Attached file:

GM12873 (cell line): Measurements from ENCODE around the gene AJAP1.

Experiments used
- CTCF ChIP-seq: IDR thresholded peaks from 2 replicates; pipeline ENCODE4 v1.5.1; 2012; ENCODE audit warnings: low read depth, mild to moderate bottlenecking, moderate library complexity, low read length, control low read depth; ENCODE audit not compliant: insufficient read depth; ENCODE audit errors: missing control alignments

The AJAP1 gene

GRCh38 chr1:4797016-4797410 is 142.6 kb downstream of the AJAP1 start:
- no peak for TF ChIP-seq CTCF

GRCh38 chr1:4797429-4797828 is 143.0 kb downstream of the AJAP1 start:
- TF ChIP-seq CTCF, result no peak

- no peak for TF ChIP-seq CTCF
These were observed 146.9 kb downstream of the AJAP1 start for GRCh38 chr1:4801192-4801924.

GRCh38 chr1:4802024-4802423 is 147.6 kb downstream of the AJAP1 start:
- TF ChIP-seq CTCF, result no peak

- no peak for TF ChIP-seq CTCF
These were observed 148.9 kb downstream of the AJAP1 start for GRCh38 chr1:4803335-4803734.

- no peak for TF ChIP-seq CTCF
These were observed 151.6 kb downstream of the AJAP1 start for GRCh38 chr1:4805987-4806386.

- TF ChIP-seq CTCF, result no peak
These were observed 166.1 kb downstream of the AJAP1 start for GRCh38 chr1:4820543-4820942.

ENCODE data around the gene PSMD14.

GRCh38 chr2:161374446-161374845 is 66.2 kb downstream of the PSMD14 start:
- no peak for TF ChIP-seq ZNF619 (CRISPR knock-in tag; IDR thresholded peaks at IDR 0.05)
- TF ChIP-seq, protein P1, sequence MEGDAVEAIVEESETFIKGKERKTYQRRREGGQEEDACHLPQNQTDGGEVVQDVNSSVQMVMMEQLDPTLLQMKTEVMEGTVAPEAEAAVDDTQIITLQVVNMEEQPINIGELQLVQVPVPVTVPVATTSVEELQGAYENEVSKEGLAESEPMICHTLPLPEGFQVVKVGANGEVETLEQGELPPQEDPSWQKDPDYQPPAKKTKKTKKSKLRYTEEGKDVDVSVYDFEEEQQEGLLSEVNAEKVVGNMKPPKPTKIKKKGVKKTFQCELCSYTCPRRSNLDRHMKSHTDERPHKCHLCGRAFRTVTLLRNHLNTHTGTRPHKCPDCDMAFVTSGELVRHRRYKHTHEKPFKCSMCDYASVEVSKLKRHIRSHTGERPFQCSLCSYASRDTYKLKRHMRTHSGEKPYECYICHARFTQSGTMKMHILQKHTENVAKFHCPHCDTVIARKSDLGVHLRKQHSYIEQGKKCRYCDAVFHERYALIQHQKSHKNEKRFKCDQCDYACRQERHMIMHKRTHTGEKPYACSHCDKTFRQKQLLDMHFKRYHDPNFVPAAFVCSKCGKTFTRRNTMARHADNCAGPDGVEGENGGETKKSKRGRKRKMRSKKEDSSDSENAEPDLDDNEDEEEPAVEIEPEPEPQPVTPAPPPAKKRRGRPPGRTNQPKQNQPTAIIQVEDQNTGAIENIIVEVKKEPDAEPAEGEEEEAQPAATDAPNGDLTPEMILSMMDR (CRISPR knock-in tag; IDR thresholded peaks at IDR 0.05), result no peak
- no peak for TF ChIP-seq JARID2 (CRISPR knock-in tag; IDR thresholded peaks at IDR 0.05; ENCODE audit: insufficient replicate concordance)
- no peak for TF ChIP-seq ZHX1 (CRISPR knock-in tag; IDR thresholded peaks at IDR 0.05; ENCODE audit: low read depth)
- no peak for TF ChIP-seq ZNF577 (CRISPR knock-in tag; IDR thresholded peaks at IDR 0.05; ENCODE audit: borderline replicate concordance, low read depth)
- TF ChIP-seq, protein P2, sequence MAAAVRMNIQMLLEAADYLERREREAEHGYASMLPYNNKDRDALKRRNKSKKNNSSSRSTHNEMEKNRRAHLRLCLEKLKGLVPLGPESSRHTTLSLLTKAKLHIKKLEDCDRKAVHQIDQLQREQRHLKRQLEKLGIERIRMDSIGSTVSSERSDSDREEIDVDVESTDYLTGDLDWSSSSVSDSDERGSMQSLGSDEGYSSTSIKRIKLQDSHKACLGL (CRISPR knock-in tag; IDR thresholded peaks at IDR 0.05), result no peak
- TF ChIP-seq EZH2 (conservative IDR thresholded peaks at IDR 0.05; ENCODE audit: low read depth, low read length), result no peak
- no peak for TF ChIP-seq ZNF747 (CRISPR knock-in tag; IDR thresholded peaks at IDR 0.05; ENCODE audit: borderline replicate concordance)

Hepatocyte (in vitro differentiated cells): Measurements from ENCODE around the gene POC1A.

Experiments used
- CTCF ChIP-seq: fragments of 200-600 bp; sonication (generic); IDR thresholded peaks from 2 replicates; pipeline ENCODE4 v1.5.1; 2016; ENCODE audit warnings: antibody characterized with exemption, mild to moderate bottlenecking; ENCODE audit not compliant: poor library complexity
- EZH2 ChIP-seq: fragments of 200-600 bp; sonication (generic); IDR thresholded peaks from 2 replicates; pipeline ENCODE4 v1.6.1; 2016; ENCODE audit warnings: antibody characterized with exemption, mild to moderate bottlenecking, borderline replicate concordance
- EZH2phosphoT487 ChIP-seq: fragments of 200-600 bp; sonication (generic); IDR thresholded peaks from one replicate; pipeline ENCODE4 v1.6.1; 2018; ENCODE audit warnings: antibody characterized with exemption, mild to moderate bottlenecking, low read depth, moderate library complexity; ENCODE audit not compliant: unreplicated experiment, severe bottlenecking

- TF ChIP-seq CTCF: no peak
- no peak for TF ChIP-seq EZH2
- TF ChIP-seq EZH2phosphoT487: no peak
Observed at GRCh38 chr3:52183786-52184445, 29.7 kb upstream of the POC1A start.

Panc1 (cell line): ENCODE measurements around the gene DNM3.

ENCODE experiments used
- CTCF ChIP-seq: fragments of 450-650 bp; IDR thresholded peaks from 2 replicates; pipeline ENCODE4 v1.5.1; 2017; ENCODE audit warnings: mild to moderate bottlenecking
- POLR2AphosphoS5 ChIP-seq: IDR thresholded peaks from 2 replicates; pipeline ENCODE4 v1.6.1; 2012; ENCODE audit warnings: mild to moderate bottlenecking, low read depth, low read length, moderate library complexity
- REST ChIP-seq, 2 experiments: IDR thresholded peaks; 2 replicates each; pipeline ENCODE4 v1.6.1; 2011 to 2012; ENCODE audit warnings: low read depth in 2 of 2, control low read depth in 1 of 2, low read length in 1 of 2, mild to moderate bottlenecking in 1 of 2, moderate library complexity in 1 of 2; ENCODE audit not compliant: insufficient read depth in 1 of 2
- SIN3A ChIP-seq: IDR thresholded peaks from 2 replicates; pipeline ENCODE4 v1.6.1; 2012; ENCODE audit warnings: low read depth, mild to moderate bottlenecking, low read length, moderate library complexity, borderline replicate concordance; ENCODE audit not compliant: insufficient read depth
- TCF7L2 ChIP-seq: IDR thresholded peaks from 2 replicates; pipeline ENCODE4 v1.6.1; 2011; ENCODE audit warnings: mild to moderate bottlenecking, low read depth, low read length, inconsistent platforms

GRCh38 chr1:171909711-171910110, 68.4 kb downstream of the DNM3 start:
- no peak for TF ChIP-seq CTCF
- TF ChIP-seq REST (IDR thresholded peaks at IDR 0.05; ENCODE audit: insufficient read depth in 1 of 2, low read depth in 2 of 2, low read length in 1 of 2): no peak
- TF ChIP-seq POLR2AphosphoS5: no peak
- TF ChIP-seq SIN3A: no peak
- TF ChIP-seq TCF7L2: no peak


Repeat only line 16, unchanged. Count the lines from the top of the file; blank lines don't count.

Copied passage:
These were observed 151.6 kb downstream of the AJAP1 start for GRCh38 chr1:4805987-4806386.